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Olumide Oyedeji cautions NBBF against bringing ‘mercenaries’ into national teams

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D’Tigers of Nigeria are among the top-rated teams billed for the Tokyo 2020 Olympic Games. PHOTO: AFP.

• Advocates more opportunities for home-based players
Nigeria is one of the fastest rising nations in world basketball. Two years ago, the country became the first African country to get to the quarterfinals of the Women World Cup, while last year, the men’s team put up a fantastic performance at the World Cup in China, a feat that earned them automatic ticket to the now postponed Tokyo 2020 Olympic Games.

Nigeria is the only African country that will feature two teams at the Olympics when it holds after the current COVID-19 crisis. But the Nigerian Basketball Federation (NBBF) doesn’t want to go to Tokyo to make up the numbers as many other African countries had done in the past.

The country wants to get to the medals zone at the Olympics and to achieve that; the federation recently announced its willingness to bring in more foreign-based players into the squad.

Some of the players touted for the men’s national team when they reconvene are Brooklyn Nets’ Spencer Dinwiddie, Victor Oladipo, Bam Adebayo, OG Anunoby and Jahlil Okafor.

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However, former national team captain, Olumide Oyedeji has different opinion on the NBBF’s quest to fortify the team.

Oyedeji, a veteran of the Olympics (he featured in the London 2012 and Rio de Janeiro 2016 editions), believes that bringing in players with little or no allegiance to the country could be counterproductive.

While all the others have Nigerian roots, Dinwiddie reportedly has no links to Nigeria either through birth or heritage.

Oyedeji told The Guardian that it could be dangerous to entrust players with national team duties if their motivation is selfish.

He said a player of Dinwiddie’s quality could help build a formidable team for Nigeria and the country’s basketball if his motivation is altruistic. He added, however, that the NBBF should screen overseas-based players carefully, adding that the country needs patriotic players to excel at the games.

“I don’t have anything against the NBBF’s decision to open doors for players in the NBA and other leagues abroad to play for D’Tigers.

“There are laid down rules of eligibility, which a player must meet before he can feature for a national team.

“When I first had the opportunity to play for the D’Tigers as a young Nigerian, wearing the green jersey with Nigeria inscribed on it was a great inspiration and motivation to me. Playing for Nigeria comes with great feelings of joy and respect. The true Nigerian spirit of maturity, tenacity and pursuit for honour and glory no matter the odds was in me.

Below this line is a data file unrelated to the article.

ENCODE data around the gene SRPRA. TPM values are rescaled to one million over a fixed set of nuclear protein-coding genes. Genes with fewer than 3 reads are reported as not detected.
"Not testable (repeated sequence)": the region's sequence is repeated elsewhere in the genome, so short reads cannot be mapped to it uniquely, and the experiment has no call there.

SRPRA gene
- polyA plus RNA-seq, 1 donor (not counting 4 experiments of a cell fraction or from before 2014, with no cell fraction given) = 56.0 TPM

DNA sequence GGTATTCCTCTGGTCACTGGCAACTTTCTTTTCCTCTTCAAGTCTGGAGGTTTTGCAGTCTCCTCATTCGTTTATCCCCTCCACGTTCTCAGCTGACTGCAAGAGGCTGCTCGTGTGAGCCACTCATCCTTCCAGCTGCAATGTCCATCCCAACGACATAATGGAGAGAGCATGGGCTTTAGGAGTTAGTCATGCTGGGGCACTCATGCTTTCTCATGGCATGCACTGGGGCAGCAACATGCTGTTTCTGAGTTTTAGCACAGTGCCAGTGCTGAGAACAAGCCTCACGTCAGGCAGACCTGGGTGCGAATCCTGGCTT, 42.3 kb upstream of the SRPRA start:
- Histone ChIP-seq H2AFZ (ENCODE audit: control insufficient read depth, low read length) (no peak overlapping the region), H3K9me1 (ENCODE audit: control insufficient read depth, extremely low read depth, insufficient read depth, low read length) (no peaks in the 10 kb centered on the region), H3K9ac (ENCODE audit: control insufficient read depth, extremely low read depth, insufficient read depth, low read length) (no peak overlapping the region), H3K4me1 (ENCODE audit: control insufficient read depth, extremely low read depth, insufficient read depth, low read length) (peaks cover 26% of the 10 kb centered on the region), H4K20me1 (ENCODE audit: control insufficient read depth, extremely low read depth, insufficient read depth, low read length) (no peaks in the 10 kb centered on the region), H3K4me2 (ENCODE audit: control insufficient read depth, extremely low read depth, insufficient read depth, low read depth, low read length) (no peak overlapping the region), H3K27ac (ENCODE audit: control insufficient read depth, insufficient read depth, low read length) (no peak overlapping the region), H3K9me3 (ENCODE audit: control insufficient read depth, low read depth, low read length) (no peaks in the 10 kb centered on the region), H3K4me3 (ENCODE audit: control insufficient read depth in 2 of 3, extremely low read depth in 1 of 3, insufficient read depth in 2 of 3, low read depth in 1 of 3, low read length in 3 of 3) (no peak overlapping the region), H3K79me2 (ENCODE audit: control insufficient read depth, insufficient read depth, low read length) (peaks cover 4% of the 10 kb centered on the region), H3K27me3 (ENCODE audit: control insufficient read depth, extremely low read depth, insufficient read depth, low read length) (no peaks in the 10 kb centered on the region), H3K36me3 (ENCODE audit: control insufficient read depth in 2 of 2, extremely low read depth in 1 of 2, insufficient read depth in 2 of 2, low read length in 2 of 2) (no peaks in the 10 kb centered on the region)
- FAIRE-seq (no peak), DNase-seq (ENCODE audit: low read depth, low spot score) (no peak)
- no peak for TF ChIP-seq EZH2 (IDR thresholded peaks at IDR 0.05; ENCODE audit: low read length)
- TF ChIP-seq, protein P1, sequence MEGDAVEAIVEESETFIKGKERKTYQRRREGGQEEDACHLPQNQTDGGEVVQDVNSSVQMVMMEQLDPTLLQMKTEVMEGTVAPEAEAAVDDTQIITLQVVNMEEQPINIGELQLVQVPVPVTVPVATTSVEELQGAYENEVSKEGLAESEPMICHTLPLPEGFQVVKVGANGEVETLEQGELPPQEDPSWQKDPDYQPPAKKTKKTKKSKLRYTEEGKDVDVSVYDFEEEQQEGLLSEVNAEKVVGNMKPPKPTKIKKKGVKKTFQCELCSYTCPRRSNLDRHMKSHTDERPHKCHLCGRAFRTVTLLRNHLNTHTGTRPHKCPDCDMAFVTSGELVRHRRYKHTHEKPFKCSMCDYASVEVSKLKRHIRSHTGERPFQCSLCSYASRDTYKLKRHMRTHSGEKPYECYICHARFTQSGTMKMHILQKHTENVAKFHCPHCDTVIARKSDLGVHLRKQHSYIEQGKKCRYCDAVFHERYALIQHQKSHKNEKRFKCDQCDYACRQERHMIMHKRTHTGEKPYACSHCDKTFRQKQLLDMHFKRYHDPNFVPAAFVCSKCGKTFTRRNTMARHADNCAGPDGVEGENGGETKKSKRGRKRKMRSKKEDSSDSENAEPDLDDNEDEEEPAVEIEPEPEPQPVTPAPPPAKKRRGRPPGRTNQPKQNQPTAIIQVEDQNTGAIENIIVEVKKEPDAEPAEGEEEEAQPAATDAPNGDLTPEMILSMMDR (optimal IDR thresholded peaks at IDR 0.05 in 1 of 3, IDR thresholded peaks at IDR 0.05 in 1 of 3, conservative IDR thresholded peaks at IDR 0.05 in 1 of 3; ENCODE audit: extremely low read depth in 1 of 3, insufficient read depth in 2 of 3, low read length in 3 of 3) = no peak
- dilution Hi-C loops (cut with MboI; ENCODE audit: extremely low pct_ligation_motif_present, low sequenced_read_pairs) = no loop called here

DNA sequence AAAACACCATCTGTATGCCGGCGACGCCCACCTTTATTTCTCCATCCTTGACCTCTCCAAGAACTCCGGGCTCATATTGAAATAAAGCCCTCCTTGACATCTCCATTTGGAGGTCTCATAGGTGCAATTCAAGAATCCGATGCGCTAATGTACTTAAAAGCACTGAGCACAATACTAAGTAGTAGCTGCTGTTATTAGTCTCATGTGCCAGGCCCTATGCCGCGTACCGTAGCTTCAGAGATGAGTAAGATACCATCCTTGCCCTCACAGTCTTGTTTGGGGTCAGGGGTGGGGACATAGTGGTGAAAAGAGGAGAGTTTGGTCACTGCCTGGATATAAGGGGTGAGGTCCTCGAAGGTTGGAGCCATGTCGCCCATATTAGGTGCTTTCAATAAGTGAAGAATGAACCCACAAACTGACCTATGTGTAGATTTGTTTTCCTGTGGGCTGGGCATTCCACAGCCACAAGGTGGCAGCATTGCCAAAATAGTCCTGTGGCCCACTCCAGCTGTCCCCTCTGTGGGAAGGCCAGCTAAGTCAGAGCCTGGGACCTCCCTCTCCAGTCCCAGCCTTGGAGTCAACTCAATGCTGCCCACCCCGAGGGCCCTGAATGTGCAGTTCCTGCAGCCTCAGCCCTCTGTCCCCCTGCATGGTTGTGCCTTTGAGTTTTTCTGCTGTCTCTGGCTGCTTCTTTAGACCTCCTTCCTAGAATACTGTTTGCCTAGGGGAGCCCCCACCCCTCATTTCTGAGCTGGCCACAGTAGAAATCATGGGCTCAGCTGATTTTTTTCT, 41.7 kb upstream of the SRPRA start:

“When singing the national anthem, my desire to go all out to give my best and put smiles on the faces of Nigerians back home was always at the back of my mind. I felt on top of the world seeing the green and white flag when singing the national anthem.

“These are attributes a true Nigerian must possess. The question is, do all these top players interested in playing for D’Tigers at the Olympics possess these qualities?

“If the NBBF is building a national team beyond the Olympics, the body should ensure they bring in players that are ready to remain in the national team in good and hard times to help develop the team.

“Some of these players did not grow in Nigeria. Some also want to nationalise in a country they have not visited before and know nothing about. These players should also be asked if they would be ready to come to Nigeria and contribute their quota to the development of the game at the grassroots and also bear the pressure, as true Nigerians will face representing the country.

He said the country would have gained nothing if the players were only interested in playing at the Olympics after which they would never contribute anything to game’s growth, adding, ‘any player that announces that he wants to play for a different country when his first country of choice disappointed him is coming for business or to raise his profile.

“If some of these players are rushing to play for Nigeria because of the Olympics, they will abandon the team after the championship.

“The NBBF must look for players that have true passion for the country.

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The players must imbibe the Nigerian spirit to play for D’Tigers.”

Oyedeji admitted that home-based players do not have the capacity to compete with overseas-based stars in the D’Tigers, positing that the leadership tussle in the federation has placed home-based players redundant in a disadvantaged position.

“The disruption of the local leagues is killing the development of the domestic players, but I think the national team coach should pick a few of these home-based players to join the overseas-based stars to the Olympics so they can learn and also come back to impact what they learnt to their mates.

“It is not right to list players for a national assignment without including any player from the domestic scene. It is an embarrassing situation for the country.

“I was discovered here in Nigeria before being invited to the national team in1997.

“I attended the World University Games and spent 20 years with D’Tigers. If I was not given such opportunity, I will not be where I am today.

“There are still more talented Olumide Oyedejis in Nigeria,” he said.

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